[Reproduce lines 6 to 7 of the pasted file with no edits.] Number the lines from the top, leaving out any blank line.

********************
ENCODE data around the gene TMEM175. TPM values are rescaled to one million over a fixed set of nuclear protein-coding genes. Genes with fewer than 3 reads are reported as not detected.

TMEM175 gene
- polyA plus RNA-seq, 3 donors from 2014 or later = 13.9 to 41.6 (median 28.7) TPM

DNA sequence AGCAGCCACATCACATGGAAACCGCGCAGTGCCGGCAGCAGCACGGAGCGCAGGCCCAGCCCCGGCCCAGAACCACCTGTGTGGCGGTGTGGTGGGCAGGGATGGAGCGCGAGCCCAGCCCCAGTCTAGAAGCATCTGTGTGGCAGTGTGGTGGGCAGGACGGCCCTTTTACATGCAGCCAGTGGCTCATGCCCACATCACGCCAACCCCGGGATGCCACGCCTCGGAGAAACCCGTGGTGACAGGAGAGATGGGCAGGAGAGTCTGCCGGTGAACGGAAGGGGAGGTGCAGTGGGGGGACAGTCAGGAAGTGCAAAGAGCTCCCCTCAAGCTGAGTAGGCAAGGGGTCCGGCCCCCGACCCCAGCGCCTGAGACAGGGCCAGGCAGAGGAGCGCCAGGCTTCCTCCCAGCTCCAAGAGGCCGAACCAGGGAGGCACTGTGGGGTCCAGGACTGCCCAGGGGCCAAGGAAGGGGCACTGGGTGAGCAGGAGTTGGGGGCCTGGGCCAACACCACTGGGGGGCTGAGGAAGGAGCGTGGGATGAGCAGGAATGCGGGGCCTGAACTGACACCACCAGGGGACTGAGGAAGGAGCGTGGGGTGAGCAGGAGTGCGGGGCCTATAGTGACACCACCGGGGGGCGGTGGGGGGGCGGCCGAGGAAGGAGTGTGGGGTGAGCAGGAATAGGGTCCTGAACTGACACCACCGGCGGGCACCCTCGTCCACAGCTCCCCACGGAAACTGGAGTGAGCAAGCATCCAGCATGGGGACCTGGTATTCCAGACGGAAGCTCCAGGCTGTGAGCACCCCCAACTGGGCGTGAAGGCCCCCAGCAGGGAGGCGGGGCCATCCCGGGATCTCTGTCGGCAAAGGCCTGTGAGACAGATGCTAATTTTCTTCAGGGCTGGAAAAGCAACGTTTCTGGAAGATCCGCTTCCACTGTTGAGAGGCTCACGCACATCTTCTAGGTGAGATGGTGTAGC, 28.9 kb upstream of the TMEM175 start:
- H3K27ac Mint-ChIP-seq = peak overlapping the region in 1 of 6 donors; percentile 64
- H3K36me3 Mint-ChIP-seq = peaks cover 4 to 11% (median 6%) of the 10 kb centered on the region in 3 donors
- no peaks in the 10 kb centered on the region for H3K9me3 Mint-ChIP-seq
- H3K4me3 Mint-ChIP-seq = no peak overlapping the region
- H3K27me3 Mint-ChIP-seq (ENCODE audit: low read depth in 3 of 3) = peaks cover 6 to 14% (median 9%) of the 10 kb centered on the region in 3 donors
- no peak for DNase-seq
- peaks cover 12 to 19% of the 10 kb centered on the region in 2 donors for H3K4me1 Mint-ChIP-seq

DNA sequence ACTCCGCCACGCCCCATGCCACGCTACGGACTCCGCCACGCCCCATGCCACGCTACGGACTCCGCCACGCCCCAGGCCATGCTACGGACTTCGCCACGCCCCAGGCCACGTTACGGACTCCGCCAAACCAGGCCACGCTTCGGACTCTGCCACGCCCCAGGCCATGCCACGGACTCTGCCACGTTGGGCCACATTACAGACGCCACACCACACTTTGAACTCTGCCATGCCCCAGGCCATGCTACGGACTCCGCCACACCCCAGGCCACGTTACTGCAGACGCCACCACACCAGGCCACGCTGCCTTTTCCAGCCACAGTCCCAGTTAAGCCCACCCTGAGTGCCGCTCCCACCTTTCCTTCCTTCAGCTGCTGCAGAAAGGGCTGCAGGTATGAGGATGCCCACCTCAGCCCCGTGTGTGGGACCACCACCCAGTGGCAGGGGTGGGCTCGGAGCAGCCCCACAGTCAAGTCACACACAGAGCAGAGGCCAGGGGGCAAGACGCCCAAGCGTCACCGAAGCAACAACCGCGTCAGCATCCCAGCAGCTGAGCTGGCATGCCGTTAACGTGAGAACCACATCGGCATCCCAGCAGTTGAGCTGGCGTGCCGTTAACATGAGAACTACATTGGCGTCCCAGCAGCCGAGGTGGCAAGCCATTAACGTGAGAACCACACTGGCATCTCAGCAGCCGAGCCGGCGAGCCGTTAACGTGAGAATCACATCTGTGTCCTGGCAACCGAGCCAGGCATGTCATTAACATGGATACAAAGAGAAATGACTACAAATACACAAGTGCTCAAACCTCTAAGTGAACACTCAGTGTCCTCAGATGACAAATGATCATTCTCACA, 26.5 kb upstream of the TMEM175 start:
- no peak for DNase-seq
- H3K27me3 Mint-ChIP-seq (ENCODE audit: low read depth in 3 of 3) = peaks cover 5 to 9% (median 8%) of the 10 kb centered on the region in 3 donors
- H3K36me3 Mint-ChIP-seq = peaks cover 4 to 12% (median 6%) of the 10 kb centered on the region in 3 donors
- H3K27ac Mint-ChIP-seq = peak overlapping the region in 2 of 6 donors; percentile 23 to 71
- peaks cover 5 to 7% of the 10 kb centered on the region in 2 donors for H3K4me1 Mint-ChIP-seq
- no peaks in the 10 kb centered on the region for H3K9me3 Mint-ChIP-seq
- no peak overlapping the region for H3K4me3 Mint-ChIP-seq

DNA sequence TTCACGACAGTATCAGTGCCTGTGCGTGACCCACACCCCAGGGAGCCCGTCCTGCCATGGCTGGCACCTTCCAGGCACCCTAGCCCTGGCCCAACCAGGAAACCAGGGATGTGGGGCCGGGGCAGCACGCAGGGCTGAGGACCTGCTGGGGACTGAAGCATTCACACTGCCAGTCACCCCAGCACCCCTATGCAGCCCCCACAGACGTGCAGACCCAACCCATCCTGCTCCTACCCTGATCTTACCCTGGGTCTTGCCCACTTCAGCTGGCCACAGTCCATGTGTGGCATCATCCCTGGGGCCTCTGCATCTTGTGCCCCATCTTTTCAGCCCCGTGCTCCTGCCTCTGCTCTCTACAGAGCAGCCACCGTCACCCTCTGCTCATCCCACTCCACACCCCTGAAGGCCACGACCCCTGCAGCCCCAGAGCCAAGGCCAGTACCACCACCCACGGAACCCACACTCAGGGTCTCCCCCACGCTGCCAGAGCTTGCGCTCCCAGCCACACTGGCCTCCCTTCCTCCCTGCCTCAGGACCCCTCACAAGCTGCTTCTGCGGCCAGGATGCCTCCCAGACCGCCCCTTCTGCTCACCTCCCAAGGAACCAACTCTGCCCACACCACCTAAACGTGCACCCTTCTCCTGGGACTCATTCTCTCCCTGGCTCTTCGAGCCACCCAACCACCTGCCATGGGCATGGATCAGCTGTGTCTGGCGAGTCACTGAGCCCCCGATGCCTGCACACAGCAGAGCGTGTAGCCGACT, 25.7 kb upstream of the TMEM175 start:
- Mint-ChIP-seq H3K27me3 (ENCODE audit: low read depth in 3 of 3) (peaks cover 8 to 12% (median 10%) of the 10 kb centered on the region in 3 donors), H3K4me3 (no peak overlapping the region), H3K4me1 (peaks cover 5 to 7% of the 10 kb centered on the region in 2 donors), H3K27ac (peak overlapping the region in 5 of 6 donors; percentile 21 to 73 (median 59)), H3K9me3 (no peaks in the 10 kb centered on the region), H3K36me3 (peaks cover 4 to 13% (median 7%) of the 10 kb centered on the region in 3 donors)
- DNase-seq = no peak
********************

- H3K36me3 Mint-ChIP-seq = peaks cover 4 to 11% (median 6%) of the 10 kb centered on the region in 3 donors
- no peaks in the 10 kb centered on the region for H3K9me3 Mint-ChIP-seq